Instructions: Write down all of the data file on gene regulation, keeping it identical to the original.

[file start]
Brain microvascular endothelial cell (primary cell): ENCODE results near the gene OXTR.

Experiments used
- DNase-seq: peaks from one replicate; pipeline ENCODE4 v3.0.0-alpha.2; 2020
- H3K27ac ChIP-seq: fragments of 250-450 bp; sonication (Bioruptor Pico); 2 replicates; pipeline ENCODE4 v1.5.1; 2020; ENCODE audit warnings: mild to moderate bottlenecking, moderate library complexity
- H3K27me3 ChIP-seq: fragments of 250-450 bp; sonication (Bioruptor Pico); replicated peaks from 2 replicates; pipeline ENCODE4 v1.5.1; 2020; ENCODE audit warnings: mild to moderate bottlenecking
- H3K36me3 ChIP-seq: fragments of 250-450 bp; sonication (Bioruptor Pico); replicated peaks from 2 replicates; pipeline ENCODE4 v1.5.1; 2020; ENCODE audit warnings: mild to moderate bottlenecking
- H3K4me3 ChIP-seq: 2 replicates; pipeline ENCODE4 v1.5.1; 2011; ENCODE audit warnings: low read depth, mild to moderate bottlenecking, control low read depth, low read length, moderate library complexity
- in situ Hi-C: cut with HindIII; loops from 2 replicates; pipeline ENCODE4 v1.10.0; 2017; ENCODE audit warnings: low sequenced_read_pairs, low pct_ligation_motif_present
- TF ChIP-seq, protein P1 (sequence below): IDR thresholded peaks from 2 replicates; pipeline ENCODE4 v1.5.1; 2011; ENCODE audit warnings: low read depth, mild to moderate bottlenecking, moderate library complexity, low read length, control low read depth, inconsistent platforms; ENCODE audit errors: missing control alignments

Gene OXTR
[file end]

Brain microvascular endothelial cell (primary cell): ENCODE results near the gene OXTR.

Experiments used
- DNase-seq: peaks from one replicate; pipeline ENCODE4 v3.0.0-alpha.2; 2020
- H3K27ac ChIP-seq: fragments of 250-450 bp; sonication (Bioruptor Pico); 2 replicates; pipeline ENCODE4 v1.5.1; 2020; ENCODE audit warnings: mild to moderate bottlenecking, moderate library complexity
- H3K27me3 ChIP-seq: fragments of 250-450 bp; sonication (Bioruptor Pico); replicated peaks from 2 replicates; pipeline ENCODE4 v1.5.1; 2020; ENCODE audit warnings: mild to moderate bottlenecking
- H3K36me3 ChIP-seq: fragments of 250-450 bp; sonication (Bioruptor Pico); replicated peaks from 2 replicates; pipeline ENCODE4 v1.5.1; 2020; ENCODE audit warnings: mild to moderate bottlenecking
- H3K4me3 ChIP-seq: 2 replicates; pipeline ENCODE4 v1.5.1; 2011; ENCODE audit warnings: low read depth, mild to moderate bottlenecking, control low read depth, low read length, moderate library complexity
- in situ Hi-C: cut with HindIII; loops from 2 replicates; pipeline ENCODE4 v1.10.0; 2017; ENCODE audit warnings: low sequenced_read_pairs, low pct_ligation_motif_present
- TF ChIP-seq, protein P1 (sequence below): IDR thresholded peaks from 2 replicates; pipeline ENCODE4 v1.5.1; 2011; ENCODE audit warnings: low read depth, mild to moderate bottlenecking, moderate library complexity, low read length, control low read depth, inconsistent platforms; ENCODE audit errors: missing control alignments

Gene OXTR